Community Activated Medicine Provider Sites™ are part of the HIR Wellness Institute Mental Health Without Borders™ programs developed by Lea S. Denny. These are mental health hubs that pop-up in community Lighthouse spaces to support immediate community and relational care. This is done by bringing licensed mental health and trained wellness providers, community healers, and advocates to shared collective spaces. This is part of our commitment to create free access to mental health professionals and advocacy support. (Lea S. Denny, 2016)
Global North: The countries, located primarily in the northern hemisphere, that have historically been identified as “the West” or “first world” due to perceptions of their relative wealth, technology, and global dominance. (Graml, Meyer-Lee, & Peifer, 2021)
Lighthouses: A term developed to support Mental Health Without Borders Approach™ programs. These are identified trusted, accessible, and safe community spaces that organizations partner with to host CAMPsites™ in.
Turtle Island: A name that some Indigenous people use to describe the continent of North America.
Two-spirit: An umbrella term with Indigenous origins that bridges Indigenous and Western understanding of gender sexuality. This often represents a variety of different meanings and teachings for individuals.
Bridges, F. (2020). Healthy Words. Milwaukee, Wisconsin.
Denny, L. S. (2016). Community Activated Medicine Provider Sites™ (CAMPsites™). Milwaukee, Wisconsin, United States of America.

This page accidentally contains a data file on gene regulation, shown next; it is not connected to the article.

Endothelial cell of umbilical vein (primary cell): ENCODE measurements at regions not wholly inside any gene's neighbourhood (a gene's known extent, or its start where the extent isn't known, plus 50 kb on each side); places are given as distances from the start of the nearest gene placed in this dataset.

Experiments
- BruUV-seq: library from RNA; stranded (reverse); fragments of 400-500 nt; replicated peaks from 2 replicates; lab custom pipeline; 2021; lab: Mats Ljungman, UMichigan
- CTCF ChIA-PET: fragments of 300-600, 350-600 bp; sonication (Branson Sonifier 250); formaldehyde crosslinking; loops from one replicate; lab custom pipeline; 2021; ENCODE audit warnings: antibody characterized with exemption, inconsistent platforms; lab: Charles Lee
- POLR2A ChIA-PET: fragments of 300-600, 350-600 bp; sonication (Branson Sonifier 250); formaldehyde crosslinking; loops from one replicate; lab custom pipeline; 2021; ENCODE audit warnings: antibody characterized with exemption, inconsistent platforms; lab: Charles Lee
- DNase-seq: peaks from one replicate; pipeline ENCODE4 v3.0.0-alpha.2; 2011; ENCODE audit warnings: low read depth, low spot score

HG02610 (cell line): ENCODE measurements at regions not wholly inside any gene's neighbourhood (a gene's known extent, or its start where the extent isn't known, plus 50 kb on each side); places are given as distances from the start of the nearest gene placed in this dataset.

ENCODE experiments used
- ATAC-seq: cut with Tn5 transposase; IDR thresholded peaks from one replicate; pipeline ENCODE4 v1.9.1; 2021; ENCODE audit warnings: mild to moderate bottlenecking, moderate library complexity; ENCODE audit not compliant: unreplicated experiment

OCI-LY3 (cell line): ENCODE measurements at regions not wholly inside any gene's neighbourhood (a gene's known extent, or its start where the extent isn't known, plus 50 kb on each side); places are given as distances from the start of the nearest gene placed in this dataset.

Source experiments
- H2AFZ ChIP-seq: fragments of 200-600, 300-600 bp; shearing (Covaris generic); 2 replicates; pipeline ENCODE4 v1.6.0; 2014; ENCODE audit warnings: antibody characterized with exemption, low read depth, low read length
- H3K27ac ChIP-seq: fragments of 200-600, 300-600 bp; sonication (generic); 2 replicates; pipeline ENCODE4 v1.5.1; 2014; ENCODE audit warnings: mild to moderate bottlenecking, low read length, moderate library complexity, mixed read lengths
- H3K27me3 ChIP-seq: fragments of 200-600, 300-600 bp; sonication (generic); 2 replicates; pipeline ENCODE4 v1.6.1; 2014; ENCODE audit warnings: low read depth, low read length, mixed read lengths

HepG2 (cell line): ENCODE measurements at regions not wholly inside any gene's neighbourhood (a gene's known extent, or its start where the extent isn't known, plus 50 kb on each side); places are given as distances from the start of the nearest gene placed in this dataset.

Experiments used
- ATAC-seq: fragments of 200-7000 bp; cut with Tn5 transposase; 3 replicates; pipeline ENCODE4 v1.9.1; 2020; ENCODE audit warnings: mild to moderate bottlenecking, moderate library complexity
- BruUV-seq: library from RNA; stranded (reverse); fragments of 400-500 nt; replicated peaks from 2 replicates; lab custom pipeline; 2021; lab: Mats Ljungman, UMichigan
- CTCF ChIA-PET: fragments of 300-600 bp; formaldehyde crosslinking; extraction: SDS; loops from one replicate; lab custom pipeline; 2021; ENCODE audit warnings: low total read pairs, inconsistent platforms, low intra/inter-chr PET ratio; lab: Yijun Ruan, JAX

Denny, L. S. (2016, November 13). Community Activated Medicine™ (CAM™). All Nations One Tribe. Milwaukee, Wisconsin, United States of America.
Denny, L. S. (2016). Intergenerational Healing Approach. Milwaukee, Wisconsin, United States of America: HIR Wellness Institute.
Denny, L. S. (2016). Persistent Toxic Systems and Environments. Milwaukee, Wisconsin, United States of America: HIR Wellness Institute.
Denny, Lea S. (2016). Triple Attunement. Milwaukee, Wisconsin, United States of America: HIR Wellness Institute.
Denny, L. S. (2020). Circle of Care™. Milwaukee, Wisconsin, United States of America: HIR Wellness Institute.
Denny, L. S. (2020). Mental Health Without Borders™. Milwaukee, Wisconsins, United States of American: HIR Wellness Institute.
Gorman, A. (2018, November 27). Native People Are Taking Center Stage. Finally. Retrieved from New York Times: https://www.nytimes.com/2018/11/27/smarter-living/the-edit-native-american-heritage-month.html
Graml, G., Meyer-Lee, E., & Peifer, J. S. (2021). People-Centered Approaches Toward the Internationalization of Higher Education. IGI Global Publisher of Timely Knowledge, 16.
Perry, D. B. (2021, April 24). Dr. Bruce Perry on How to Transform Pain Into Power. (Oprah, Interviewer) OWN TV.
Rappaport, D. (2019). Wilma's Way Home: the Life of Wilma Mankiller. Los Angeles, New York: Disney Hyperion.
United States of America Government. (2022, January 7). Federally Recognized Indian Tribes and Resources for Native Americans. Retrieved from USA Gov: https://www.usa.gov/tribes
Yellow Horse Brave Heart, D. M. (1998). Historical Trauma Unresolved Grief Model.